But to me, the message was clear – whatever she loved about me and hoped for with me wasn’t as great as whatever she feared; whatever she doubted.

She didn’t – doesn’t – see it the same way. It’s a murky gray area for her while I’m seeing black and white.

Our work was cut out for us, to be certain. Staying together and working things out may have only delayed the inevitable, or made it likely that we’d break up more dramatically the next time.

But a very big part of me believed we were capable of so much more.

And that’s what the difference is. I believed that if there was hope and love, then there was no question about what to do – you work on it.

She thought otherwise, and I’m having a hard time with that.

As painful as it can be to have someone tell you that they don’t love you anymore, or that you didn’t do enough to show them you cared, at least you can sit back and point to that reason as an explanation.

I have no such luxury. I know she cares, and I know I showed her that I did, too.

Instead, I have pieces and question marks. Incomplete wish lists and unfulfilled dreams. I know better than to think that break-ups can be tidy, particularly when they’re between two good, honest people. We care a great deal for each other and that hasn’t changed. She loves that I loved her and she loves that she loved me, but we need our space, or more specifically, she needs hers.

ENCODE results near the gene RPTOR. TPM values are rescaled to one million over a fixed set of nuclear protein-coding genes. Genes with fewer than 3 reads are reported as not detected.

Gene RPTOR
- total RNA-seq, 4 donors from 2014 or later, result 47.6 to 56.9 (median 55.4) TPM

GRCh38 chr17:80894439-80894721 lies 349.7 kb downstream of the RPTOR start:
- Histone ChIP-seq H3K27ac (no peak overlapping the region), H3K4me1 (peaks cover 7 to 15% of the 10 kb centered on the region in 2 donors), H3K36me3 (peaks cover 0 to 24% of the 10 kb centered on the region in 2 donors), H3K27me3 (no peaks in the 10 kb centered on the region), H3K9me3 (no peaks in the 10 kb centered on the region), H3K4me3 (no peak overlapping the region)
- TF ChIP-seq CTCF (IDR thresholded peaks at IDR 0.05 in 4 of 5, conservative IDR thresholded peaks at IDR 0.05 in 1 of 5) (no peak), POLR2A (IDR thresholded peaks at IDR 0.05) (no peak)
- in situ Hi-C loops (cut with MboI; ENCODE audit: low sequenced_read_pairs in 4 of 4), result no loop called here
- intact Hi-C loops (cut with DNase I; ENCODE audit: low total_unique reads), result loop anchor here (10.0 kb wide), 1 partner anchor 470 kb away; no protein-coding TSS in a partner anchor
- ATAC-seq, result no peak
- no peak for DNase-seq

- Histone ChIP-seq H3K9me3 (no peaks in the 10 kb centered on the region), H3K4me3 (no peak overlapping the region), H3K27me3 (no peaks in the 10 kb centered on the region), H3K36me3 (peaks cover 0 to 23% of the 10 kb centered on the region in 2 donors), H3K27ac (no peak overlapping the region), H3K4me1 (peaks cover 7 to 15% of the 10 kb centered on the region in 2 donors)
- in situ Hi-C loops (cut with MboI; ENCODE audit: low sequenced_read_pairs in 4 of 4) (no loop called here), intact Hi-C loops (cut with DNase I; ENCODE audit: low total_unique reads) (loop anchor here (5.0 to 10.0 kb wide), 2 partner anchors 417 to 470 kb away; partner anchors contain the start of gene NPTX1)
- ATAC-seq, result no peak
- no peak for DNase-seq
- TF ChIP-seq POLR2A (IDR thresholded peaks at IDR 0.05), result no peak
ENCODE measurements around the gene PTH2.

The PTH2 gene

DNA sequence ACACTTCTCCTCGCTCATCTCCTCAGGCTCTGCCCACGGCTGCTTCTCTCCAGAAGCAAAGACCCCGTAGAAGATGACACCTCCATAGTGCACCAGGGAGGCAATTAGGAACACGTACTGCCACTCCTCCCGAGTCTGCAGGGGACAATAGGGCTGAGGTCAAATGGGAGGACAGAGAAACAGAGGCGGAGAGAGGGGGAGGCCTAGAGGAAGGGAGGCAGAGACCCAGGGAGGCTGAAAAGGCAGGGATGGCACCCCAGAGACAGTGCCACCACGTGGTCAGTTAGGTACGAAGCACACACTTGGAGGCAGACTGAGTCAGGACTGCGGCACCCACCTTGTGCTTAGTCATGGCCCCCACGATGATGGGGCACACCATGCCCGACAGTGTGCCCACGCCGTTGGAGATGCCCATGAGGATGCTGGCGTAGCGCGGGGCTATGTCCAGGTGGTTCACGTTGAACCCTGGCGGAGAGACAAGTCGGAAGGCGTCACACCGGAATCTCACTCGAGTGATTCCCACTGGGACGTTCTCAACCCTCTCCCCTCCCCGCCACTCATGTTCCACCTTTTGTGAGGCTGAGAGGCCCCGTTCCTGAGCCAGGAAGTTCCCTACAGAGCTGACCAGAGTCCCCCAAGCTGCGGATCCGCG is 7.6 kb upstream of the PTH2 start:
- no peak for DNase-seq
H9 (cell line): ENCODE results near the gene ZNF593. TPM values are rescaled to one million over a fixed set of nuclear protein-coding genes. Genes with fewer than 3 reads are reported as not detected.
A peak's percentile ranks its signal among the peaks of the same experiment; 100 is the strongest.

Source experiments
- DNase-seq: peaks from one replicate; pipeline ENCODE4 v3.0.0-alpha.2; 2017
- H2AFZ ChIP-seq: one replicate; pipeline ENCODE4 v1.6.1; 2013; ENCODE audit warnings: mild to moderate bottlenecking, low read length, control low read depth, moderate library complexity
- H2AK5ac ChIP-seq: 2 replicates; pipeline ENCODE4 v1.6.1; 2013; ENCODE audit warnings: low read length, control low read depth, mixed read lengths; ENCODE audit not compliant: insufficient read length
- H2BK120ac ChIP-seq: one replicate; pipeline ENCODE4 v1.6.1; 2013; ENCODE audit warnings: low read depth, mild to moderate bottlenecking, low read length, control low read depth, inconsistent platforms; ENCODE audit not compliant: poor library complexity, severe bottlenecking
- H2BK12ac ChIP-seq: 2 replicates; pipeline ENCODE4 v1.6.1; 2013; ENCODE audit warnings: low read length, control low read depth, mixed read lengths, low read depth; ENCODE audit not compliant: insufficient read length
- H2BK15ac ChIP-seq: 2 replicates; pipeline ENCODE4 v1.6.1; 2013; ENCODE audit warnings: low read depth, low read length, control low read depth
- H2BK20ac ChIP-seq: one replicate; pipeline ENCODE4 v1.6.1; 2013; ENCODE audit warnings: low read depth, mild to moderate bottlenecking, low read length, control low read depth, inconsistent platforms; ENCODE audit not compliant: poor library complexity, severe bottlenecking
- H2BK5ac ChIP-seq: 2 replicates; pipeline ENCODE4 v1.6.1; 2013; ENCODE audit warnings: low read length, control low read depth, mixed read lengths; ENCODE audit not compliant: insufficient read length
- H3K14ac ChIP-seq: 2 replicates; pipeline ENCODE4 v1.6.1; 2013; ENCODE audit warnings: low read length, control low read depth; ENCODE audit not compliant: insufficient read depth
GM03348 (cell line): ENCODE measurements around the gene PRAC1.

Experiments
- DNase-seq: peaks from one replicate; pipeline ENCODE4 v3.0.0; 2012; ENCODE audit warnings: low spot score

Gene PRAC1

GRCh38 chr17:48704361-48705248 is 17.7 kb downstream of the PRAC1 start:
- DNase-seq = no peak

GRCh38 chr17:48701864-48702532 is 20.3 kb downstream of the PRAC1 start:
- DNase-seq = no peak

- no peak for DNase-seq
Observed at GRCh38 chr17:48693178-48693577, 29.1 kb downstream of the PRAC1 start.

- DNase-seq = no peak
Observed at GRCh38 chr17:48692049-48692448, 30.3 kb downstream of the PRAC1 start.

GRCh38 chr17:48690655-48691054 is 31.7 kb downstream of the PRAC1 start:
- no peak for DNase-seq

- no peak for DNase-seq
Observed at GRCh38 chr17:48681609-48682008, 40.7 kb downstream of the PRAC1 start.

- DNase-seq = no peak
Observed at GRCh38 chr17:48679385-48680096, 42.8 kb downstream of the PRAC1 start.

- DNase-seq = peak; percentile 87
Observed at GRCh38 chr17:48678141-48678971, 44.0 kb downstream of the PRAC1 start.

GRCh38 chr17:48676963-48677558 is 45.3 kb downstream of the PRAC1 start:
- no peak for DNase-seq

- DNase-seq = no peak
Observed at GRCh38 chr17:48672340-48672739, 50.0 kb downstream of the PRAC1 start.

For progress. For clarity. For now.

But what now? The fallout from a painful break-up is always immense. It’s like being at the top of a mountain, then being dropped off of it back at the bottom. And it had taken you so long to get to the peak that you were on. You worked at it, you cried and you fought to get there.

And now, any evidence of your work is gone. You’re at the base again, and worse, you no longer have a climbing partner.

Many times a day, I feel like I’m actually suffocating. I can’t catch my breath, my heart is pounding and there is blood pulsating through my temples. I feel it.

I’ve eaten 2 meals in 2 days, 800 calories in all (I’ve counted).

I am filled with moments of deep, deep sorrow, and moments of deep anger (but far more of the former).

I wonder if I’m worthy of love, and wonder if the failing of my relationship is a reflection of me; a failing person. Even though I know that’s not true.